Yokohama Kaidashi Kikou by Hitoshi Ashinano – manga review

Cover of manga volume 1 of "Yokohama Kaidashi Kikou" by Hitoshi Ashinano.
Cover of manga volume 1 of “Yokohama Kaidashi Kikou” by Hitoshi Ashinano.
Yokohama Kaidashi Kikou (literally Yokohama Shopping Travelogue) is a 14-volume “soft science fiction” series by Hitoshi Ashinano published in the manga anthology magazine Afternoon by Kodansha in Japan from 1994 to 2006.

The series won multiple awards, and unfortunately is not licensed in North America (or any other English-speaking location). I hope someone picks it up so more people can more easily find and read it. You can find translations of Yokohama Kaidashi Kikou floating around out there if you’d like to read it in English.

The protagonist is a green-haired, always-cheerful, and somewhat naive gynoid named Alpha who runs a coffee shop while waiting for her owner to return. She rarely gets customers at the beginning (she gets a few regulars as the series goes along), but everyone who meets her likes her due to her outgoing and friendly personality. She’s simply a nice person, without any malice at all.

Yokohama Kaidashi Kikou is quite different from just about every other series I’ve read, whether manga or regular words-only science fiction. It’s set in an idyllic yet post-apocalyptic future where the human population of Earth is greatly reduced and the oceans have risen significantly.

There is very little action, no bad guys, and no real plot per se, but it’s still one of the most interesting and intriguing series I’ve read. While there are occasional science fiction elements, even Alpha—and the few other androids she meets—seem more human than robotic, and many humans don’t even know she’s a robot. It’s really a quiet slice-of-life drama set an ambiguous somewhen in the future.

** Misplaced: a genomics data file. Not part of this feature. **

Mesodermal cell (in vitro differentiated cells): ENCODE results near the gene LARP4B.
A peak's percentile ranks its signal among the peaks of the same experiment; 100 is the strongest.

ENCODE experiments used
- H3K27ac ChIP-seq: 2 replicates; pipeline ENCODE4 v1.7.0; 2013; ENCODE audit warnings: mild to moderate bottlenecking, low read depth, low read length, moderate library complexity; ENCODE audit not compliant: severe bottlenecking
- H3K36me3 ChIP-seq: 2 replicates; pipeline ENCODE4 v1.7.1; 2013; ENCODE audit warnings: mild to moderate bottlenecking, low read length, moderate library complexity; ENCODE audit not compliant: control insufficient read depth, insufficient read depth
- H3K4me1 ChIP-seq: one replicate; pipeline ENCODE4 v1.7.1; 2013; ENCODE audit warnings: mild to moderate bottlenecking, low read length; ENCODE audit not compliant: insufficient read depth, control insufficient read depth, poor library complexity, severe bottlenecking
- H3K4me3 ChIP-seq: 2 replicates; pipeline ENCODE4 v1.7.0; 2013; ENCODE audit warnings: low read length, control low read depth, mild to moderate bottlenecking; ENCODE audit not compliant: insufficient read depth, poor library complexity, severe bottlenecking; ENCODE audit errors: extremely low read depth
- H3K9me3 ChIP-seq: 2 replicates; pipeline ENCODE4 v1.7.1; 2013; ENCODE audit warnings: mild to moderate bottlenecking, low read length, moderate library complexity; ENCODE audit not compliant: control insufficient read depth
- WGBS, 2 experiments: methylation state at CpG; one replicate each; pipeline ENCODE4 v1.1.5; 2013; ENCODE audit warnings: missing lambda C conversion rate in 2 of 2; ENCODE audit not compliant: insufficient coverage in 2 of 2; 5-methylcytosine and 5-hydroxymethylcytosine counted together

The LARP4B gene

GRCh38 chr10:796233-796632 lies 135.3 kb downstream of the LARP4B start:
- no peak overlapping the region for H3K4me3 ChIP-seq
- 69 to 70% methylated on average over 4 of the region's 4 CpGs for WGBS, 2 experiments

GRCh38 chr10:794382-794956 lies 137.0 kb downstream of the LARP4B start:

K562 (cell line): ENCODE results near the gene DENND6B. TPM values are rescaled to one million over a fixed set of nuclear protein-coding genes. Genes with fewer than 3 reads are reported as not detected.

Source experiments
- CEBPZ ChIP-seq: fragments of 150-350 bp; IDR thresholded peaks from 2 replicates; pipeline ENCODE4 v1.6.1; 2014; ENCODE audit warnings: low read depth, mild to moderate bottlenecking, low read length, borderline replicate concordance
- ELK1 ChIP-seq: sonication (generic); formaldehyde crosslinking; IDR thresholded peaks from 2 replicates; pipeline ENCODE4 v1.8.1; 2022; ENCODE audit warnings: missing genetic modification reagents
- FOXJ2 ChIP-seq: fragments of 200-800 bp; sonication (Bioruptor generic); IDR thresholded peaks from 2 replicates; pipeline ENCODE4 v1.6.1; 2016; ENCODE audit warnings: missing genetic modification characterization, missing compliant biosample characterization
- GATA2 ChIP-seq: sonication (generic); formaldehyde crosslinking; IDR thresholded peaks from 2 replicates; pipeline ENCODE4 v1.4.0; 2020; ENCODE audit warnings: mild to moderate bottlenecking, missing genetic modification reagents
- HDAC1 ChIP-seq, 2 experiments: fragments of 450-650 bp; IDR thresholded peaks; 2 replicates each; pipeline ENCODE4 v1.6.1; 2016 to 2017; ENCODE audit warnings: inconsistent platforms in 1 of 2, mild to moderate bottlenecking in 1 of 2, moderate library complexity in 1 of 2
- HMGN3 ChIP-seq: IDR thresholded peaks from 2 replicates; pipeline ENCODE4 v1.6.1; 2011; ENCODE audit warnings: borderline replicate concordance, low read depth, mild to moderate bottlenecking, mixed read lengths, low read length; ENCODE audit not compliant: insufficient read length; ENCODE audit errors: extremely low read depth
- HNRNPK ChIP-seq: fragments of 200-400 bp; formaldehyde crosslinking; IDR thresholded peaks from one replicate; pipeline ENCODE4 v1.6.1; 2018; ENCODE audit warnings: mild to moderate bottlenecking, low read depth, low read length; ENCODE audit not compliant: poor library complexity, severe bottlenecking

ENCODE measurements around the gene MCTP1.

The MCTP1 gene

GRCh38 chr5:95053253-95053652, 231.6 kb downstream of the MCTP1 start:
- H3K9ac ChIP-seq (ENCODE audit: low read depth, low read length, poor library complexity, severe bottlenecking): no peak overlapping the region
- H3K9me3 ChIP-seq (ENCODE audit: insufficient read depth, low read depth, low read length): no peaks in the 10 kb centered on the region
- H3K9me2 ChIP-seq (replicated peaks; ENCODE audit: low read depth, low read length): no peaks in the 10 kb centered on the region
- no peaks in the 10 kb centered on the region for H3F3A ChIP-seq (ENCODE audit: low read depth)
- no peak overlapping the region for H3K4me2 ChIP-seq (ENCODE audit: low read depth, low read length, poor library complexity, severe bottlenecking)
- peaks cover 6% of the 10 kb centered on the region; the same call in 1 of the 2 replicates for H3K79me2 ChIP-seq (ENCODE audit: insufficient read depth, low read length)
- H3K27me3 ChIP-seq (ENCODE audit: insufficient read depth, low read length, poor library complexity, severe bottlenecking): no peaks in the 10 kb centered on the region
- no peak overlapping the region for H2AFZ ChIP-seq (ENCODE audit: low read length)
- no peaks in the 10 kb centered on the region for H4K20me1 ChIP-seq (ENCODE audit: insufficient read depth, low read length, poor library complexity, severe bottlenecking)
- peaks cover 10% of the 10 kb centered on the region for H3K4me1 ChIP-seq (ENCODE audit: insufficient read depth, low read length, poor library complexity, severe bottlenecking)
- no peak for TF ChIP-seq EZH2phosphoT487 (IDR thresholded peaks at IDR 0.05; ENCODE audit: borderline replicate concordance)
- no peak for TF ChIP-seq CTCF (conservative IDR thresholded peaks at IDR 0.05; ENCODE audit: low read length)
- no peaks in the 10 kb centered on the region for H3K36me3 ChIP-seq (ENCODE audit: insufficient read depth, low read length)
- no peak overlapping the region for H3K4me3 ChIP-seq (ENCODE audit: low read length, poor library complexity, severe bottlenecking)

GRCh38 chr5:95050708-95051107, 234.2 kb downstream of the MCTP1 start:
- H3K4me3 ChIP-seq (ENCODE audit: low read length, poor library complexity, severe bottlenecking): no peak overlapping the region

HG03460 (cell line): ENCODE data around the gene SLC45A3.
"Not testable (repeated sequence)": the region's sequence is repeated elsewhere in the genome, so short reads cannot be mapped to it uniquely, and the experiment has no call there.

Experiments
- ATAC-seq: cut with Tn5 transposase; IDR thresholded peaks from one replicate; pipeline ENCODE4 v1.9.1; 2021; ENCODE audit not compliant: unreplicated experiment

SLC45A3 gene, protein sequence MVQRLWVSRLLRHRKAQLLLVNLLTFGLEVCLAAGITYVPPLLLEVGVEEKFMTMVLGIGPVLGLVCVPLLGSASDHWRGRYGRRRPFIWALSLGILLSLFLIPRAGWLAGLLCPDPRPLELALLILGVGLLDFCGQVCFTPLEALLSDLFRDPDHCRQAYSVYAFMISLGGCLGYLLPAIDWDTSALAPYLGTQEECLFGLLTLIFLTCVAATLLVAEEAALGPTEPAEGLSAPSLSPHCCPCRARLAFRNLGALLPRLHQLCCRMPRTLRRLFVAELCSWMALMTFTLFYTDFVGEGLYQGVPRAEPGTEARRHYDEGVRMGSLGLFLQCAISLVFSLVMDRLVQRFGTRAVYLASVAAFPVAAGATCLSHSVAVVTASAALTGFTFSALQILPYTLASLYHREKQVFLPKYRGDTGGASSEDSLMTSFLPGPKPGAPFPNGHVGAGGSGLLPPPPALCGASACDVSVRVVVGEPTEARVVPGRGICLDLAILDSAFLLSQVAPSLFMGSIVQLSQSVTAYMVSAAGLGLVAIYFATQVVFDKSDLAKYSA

There are so many questions which are left unanswered: Yokohama Kaidashi Kikou never explains exactly what calamity caused the oceans to rise, or what happened to all the humans who died. The mysterious Misago, a wild human-like woman who is always naked for some reason and rarely shows herself to anyone but children, is never really explained. Strange, humanoid-faced giant mushrooms are shown and discussed, but no mention is given as to their origin. There are even hints that the human population is continuing to dwindle, but no explanation for why.

Typical idyllic scene from "Yokohama Kaidashi Kikou" by Hitoshi Ashinano.
Typical idyllic scene from “Yokohama Kaidashi Kikou” by Hitoshi Ashinano.

The scenery in the series is very beautiful (see image, above); Ashinano is a master at capturing the essence of a scene and leaving everything unnecessary out. I originally collected this series simply for the gorgeous artwork (as I couldn’t read Japanese well at the time).

Now that I’ve read it, Yokohama Kaidashi Kikou has become one of my favorites. It simply clicks on every level. This is a series not to be missed, and I can’t recommend it strongly enough.

Release Date: August 23, 1995 – May 23, 2006 (Japan)
ISBNs: vol.1 4063210502 (9784063210507)
vol.2 4063210553 (9784063210552)
vol.3 4063210618 (9784063210613)
vol.4 4063210669 (9784063210668)
vol.5 4063210812 (9784063210811)
vol.6 4063210952 (9784063210958)
vol.7 406321110X (9784063211108)
vol.8 4063211207 (9784063211207)
vol.9 4063211347 (9784063211344)
vol.10 4063211479 (9784063211474)
vol.11 4063211592 (9784063211597)
vol.12 4063211657 (9784063211658)
vol.13 4063211711 (9784063211719)
vol.14 4063211762 (9784063211764)
Publisher: Kodansha
Language: Japanese
Original Title: ヨコハマ買い出し紀行

MySF Rating: Five point zero stars
Family Friendliness: 90%


Alcohol/Drugs: 1 (occasional alcohol consumption and smoking)
Language: 0 (description)
Nudity: 1 (the above-mentioned Misago)
Sexuality: 0 (description)
Violence: 0 (description)

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